dj-electric
Capitan Harlock said:
I wanna see the temps at 5ghz .
9000°C?
Not if its properly soldered.
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#12
Vya Domus
HTC said:

A question: has the exact architecture of I9-9900K been confirmed yet? I'm expecting it to be coffeelake, but this could potentially be skylake on a more refined 14nm process.
Skylake , Kaby Lake , Coffee Lake are all the same uarch. Only difference is core count , cache and iGPU I think.
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#13
chaosmassive
Ryzen inherently slightly slower in single core performance, lag behind 1-2 gen intel generation
coupled with ryzen chip maxed out to around 4.2 ghz,
it is not surprising ryzen 7 slower than intel counterpart with equal number of core/thread with superior clock speed
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#14
bug
Capitan Harlock said:
I wanna see the temps at 5ghz .
9000°C?
It's still a 95W part, temps can't be too bad. The real question is for how long can it sustain 5GHz with a 95W power envelope.
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#15
HTC
Vya Domus said:
Skylake , Kaby Lake , Coffee Lake are all based on the same uarch but built in different 14 nm process versions. Only difference is core count , cache and iGPU I think.
Corrected that for you.
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#16
Vya Domus
HTC said:
Corrected that for you.
Well the architecture is independent from the node though Intel is still very keen on pointing out they use an optimized node.
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#17
HTC
Vya Domus said:
Well the architecture is independent from the node though Intel is still very keen on pointing out they use an optimized node.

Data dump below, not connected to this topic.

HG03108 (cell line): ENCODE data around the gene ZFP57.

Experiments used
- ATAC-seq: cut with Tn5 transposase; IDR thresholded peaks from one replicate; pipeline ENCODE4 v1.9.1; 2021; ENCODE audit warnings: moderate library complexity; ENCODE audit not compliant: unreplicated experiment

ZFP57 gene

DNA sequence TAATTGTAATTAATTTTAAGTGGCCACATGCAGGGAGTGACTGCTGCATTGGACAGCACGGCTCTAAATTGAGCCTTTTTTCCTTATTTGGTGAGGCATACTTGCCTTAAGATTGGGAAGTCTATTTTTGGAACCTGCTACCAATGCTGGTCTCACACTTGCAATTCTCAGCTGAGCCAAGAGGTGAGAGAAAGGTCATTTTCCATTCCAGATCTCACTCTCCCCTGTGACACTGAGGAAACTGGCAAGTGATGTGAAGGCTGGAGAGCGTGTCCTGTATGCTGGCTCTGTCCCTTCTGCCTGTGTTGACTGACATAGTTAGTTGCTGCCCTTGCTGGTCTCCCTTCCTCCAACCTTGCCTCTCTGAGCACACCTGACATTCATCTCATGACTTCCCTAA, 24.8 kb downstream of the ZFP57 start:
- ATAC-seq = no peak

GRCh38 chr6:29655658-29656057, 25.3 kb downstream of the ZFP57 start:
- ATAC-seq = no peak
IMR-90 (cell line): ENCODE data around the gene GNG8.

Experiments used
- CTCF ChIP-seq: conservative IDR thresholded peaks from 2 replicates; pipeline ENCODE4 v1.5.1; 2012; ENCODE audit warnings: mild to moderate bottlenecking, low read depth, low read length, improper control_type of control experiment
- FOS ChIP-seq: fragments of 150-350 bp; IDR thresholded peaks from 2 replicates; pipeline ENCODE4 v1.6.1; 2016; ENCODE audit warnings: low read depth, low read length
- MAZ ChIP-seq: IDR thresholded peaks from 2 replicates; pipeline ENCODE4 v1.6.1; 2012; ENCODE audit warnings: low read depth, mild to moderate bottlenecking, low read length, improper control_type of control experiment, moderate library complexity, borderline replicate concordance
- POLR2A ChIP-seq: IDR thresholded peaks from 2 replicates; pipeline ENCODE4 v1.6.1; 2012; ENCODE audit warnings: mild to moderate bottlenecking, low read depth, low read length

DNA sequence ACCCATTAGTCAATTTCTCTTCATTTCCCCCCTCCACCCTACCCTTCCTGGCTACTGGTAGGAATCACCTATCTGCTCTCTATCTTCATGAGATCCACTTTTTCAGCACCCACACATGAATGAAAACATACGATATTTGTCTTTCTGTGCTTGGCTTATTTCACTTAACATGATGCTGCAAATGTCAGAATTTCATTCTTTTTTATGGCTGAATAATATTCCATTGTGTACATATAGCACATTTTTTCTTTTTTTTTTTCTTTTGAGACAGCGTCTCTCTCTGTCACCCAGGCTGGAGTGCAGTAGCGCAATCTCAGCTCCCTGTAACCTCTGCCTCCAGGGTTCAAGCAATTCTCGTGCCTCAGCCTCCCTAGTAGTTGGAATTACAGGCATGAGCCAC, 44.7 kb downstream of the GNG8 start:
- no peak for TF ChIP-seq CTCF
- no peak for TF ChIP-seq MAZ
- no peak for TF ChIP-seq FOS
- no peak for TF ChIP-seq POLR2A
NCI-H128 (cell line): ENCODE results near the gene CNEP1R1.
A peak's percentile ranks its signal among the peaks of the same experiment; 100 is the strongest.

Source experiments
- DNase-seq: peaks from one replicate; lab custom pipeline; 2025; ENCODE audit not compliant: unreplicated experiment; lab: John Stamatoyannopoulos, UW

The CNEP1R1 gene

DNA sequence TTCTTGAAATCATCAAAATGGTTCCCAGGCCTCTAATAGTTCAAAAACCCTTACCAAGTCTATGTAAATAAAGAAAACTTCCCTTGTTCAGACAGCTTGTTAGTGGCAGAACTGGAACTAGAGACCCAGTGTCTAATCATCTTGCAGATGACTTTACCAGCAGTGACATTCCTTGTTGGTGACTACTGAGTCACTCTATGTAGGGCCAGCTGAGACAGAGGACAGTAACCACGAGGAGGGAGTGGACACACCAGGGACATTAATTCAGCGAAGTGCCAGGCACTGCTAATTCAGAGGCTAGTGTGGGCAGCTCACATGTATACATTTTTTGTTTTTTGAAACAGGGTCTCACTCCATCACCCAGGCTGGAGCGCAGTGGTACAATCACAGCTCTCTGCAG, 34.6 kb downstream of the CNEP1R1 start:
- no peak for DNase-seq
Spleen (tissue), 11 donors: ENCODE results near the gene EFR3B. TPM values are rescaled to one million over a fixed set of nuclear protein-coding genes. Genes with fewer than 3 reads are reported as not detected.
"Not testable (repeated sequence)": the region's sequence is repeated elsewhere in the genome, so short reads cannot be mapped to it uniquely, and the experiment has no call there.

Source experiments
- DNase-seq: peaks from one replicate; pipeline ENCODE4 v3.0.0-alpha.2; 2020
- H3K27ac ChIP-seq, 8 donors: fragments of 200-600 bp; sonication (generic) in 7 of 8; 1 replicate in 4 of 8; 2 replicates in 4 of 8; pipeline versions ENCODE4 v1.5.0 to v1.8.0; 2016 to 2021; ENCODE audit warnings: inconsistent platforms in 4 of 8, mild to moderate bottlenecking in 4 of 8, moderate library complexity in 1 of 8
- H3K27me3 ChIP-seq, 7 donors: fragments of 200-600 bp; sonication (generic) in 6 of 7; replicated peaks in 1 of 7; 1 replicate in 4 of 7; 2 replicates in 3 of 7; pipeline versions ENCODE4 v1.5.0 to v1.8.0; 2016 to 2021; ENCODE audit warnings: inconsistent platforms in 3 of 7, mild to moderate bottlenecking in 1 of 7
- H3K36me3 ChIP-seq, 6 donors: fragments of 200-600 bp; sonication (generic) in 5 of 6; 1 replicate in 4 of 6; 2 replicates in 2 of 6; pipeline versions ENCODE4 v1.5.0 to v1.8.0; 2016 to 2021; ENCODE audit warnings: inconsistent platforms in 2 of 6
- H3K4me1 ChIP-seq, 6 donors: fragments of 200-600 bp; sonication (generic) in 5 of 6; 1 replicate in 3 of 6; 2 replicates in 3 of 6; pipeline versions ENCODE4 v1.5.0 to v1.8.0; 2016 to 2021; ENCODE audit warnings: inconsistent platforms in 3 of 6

Then it's Haswell arch, because Broadwell (which is the 1st 14nm arch) is "just" a shrink of Haswell's 22nm process.
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#18
Vya Domus
HTC said:
Then it's Haswell arch, because Broadwell (which is the 1st 14nm arch) is "just" a shrink of Haswell's 22nm process.
Skylake did bring a few actual changes to the architecture , as insignificant as they may be I wouldn't go as far as to say they are the same.
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#19
dj-electric
bug said:
It's still a 95W part, temps can't be too bad. The real question is for how long can it sustain 5GHz with a 95W power envelope.
Some "95W parts" consume twice as much as others. TDP as we know it is long... long gone. Today its used to describe power consumption for base frequency, but even that is incorrect.
At his maximum potential, said 9900K would be able to cross the 200W line with ease.
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#20
robert3892
I'll not make a judgment until the final pricing is announced.
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#21
R0H1T
bug said:
It's still a 95W part, temps can't be too bad. The real question is for how long can it sustain 5GHz with a 95W power envelope.
I'm yet to see any place, on the web, where 95W is the official TDP. Where's this number coming from, apart from possibly Intel PR speak o_O
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#22
Vayra86
R0H1T said:
I'm yet to see any place, on the web, where 95W is the official TDP. Where's this number coming from, apart from possibly Intel PR speak o_O
Every spec sheet Intel puts out?
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#23
londiste
There are no official details about the 9000 series CPUs. Everything is technically a rumor at this point. However, the leaks we have come from manufacturer/retailer listings and seem to be very consistent so far. That makes them likely to be accurate.

bug said:
It's still a 95W part, temps can't be too bad. The real question is for how long can it sustain 5GHz with a 95W power envelope.
Indefinitely. On one core that the specs will say it can boost to 5.0 GHz. :D
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#24
Vya Domus
Vayra86 said:
Every spec sheet Intel puts out?
Except this is a yet to be announced product with no spec sheet ?
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#25
londiste
The leaked details sound very suspicious to me. 3.6 GHz base clock and 4.7 GHz all-core boost? 8700K has 3.7 GHz base on 6 cores. If 9900K can do 3.6 GHz on 8 cores within the same 95W power envelope as well as boost all cores to 4.7 GHz out-of-box, that last + in 14++ process would really be deserved with the efficiency boost.